Catalyzing a new business of health: a platform to discover and advance interventions that support health drivers
Research shows that as much as 80% to 90% of our health is determined by nonmedical factors such as smoking, access to healthy food, housing and transportation — also known as health drivers. That means only 10% to 20% of our health relates directly to medical care, where the vast majority of health-focused dollars are actually spent.
Although there is a lot more research and evidence on how to implement interventions that focus on health drivers, the majority of efforts still focus on hospital and doctor visits, not on where you eat, live or exercise.
Factor Health focuses on those health drivers and creates a platform for community-based organizations addressing these social needs and potential short-term funders, long-term payers and partners interested in improving health care systems. These organizations and payers — along with several different investors, partners and national experts — work toward long-term solutions that will create sustainable health and funding models outside of the clinic. These models will become the catalyst for a new type of business in the health care industry — models that can be re-created and implemented by many other organizations and payers in any city.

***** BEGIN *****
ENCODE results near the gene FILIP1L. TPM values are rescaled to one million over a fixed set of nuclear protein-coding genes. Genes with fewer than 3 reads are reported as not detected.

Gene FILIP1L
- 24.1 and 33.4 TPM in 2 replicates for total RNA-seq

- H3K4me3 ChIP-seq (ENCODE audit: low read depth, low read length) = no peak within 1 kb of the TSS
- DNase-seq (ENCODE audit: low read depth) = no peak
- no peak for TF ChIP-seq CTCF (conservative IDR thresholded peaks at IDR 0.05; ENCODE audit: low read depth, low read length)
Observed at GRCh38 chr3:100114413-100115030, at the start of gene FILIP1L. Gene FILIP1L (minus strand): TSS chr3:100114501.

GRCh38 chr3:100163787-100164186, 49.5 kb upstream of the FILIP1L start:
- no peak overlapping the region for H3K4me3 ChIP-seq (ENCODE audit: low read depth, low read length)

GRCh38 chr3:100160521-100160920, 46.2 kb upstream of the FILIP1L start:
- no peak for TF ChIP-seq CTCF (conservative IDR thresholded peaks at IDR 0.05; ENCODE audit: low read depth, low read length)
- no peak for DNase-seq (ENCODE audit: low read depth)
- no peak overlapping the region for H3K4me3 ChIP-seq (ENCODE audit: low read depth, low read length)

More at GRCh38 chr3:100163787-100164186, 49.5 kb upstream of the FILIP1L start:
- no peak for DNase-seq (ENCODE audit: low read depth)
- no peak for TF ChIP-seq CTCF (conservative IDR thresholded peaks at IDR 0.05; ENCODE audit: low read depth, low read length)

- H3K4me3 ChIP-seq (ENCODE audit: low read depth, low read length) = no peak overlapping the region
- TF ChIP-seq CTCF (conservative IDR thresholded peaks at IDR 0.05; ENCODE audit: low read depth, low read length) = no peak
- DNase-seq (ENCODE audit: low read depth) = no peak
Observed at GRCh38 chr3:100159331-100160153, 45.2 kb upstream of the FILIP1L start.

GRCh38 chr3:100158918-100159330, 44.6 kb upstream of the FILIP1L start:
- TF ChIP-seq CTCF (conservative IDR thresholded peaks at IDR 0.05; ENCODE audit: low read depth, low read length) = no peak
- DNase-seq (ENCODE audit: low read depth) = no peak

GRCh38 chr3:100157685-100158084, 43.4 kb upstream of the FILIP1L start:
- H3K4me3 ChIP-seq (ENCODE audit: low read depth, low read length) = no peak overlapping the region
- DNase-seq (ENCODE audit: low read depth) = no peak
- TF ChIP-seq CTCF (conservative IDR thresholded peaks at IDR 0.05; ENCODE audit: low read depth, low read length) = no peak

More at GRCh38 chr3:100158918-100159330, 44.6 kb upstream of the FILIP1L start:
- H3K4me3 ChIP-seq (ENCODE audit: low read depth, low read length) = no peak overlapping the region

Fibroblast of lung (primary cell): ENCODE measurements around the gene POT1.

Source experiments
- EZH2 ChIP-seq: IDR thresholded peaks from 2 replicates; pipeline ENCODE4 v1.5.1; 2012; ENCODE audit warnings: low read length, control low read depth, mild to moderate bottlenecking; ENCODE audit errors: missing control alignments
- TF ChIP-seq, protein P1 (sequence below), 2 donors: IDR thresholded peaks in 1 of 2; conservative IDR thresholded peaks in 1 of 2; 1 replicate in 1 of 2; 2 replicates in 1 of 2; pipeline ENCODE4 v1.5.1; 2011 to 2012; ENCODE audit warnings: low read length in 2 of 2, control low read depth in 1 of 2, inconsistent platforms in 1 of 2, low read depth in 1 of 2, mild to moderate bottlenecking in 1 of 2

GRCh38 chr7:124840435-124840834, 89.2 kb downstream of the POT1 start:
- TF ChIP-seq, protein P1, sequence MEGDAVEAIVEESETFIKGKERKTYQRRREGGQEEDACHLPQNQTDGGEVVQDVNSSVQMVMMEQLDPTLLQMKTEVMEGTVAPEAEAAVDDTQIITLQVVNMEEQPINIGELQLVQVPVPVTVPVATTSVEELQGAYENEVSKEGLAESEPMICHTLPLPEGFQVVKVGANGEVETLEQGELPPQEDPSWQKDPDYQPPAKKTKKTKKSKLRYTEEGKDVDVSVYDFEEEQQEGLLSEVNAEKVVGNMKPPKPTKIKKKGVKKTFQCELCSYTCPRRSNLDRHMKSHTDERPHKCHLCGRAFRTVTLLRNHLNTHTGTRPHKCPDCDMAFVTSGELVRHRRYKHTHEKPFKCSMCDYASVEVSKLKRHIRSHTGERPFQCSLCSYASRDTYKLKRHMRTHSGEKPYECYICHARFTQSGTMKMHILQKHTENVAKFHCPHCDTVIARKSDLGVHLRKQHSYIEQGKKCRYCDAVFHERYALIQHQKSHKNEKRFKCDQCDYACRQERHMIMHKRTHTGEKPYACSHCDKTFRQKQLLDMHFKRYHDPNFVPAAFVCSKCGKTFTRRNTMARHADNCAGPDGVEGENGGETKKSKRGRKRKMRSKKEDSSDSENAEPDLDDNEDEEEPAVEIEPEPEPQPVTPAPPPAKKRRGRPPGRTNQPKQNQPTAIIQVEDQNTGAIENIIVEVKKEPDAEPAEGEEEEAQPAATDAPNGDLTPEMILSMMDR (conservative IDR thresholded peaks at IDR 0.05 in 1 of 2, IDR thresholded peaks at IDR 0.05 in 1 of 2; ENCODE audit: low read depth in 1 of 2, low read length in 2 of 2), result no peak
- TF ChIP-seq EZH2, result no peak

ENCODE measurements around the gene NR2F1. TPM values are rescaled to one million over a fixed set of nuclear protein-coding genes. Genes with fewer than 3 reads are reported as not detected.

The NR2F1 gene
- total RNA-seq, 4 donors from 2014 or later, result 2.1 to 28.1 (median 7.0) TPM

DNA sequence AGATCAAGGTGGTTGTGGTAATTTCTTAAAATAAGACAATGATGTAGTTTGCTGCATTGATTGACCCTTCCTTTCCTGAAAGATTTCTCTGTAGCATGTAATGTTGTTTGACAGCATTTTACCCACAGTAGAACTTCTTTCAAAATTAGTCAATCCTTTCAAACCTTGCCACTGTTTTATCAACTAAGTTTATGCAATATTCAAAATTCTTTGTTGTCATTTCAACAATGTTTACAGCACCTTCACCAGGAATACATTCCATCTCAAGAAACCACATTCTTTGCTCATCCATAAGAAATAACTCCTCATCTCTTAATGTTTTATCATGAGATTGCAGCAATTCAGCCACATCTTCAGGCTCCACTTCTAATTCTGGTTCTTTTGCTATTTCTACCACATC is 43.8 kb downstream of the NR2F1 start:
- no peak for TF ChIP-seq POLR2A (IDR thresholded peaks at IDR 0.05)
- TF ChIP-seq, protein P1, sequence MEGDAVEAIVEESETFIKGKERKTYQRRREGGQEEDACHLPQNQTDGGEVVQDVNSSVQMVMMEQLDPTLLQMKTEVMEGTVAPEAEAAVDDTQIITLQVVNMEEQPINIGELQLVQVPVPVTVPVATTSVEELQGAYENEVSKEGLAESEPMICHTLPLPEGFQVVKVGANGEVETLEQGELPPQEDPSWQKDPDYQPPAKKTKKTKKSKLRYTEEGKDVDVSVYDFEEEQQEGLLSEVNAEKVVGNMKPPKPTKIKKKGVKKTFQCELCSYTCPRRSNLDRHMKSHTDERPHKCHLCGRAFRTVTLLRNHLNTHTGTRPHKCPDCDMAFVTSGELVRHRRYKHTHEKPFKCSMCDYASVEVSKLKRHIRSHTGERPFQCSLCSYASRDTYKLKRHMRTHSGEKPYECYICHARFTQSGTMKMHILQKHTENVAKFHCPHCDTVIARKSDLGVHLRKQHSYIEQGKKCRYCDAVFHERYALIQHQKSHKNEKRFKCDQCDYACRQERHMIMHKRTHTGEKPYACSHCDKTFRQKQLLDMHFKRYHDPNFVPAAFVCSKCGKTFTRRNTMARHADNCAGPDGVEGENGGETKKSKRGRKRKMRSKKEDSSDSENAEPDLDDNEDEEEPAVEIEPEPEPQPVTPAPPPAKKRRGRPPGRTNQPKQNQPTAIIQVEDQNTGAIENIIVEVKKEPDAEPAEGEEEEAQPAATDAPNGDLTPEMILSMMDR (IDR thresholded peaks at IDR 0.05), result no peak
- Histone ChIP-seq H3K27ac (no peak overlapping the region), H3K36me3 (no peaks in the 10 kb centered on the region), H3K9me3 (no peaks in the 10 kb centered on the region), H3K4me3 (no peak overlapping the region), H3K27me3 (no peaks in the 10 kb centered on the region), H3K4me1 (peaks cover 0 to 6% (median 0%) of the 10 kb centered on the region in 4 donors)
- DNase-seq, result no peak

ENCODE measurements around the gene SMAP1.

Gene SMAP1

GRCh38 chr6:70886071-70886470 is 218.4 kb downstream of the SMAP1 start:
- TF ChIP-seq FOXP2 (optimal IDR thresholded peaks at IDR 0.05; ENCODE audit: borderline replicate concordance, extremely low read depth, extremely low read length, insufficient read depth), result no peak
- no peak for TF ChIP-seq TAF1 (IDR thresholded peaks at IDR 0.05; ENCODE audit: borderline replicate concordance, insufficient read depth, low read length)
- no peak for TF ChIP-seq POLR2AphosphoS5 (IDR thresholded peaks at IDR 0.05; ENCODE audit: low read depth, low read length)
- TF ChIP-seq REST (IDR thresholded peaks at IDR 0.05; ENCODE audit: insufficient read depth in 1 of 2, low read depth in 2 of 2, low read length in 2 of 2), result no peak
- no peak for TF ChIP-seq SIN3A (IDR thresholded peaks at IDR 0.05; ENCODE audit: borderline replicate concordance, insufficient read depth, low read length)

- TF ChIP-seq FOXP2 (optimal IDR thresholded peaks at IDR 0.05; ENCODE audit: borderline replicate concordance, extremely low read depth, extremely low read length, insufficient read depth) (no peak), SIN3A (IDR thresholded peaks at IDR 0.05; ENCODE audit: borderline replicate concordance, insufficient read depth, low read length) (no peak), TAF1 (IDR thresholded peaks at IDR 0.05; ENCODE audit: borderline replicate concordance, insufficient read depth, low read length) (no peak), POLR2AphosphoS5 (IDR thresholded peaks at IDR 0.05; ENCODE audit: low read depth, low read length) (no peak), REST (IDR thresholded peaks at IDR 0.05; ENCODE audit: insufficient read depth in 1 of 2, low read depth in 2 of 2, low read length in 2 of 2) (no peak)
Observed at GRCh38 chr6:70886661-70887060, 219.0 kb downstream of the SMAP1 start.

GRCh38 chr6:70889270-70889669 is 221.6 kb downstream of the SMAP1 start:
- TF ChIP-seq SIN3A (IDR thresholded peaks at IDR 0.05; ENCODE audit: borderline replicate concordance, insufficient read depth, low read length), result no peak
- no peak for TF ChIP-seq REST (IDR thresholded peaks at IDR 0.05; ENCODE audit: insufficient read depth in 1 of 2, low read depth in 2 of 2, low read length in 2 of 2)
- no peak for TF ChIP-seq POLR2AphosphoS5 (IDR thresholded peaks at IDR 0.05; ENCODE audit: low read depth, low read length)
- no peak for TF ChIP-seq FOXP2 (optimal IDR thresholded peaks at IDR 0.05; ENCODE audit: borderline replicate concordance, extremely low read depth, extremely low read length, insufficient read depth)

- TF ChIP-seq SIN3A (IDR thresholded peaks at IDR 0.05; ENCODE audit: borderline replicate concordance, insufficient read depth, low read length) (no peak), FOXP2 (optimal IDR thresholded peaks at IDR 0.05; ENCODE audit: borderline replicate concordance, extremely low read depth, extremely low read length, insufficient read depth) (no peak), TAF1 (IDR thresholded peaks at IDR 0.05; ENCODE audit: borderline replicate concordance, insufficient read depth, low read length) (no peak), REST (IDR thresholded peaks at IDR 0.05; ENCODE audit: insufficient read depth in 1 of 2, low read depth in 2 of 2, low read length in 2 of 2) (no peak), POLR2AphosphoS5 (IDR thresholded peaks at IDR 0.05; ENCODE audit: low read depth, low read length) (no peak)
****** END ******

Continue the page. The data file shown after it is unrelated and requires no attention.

Factor Health is a partnership between Dell Medical School and the Episcopal Health Foundation. It launched in Austin, Texas, in January 2019, followed with an expansion to Houston.
Nonmedical drivers play an outsized role in influencing health outcomes, but that’s not where we are investing resources. Factor Health addresses that imbalance by bringing ideas together with expertise and funding to drive better health outcomes.
Mini Kahlon, Ph.D., Vice Dean for the Health Ecosystem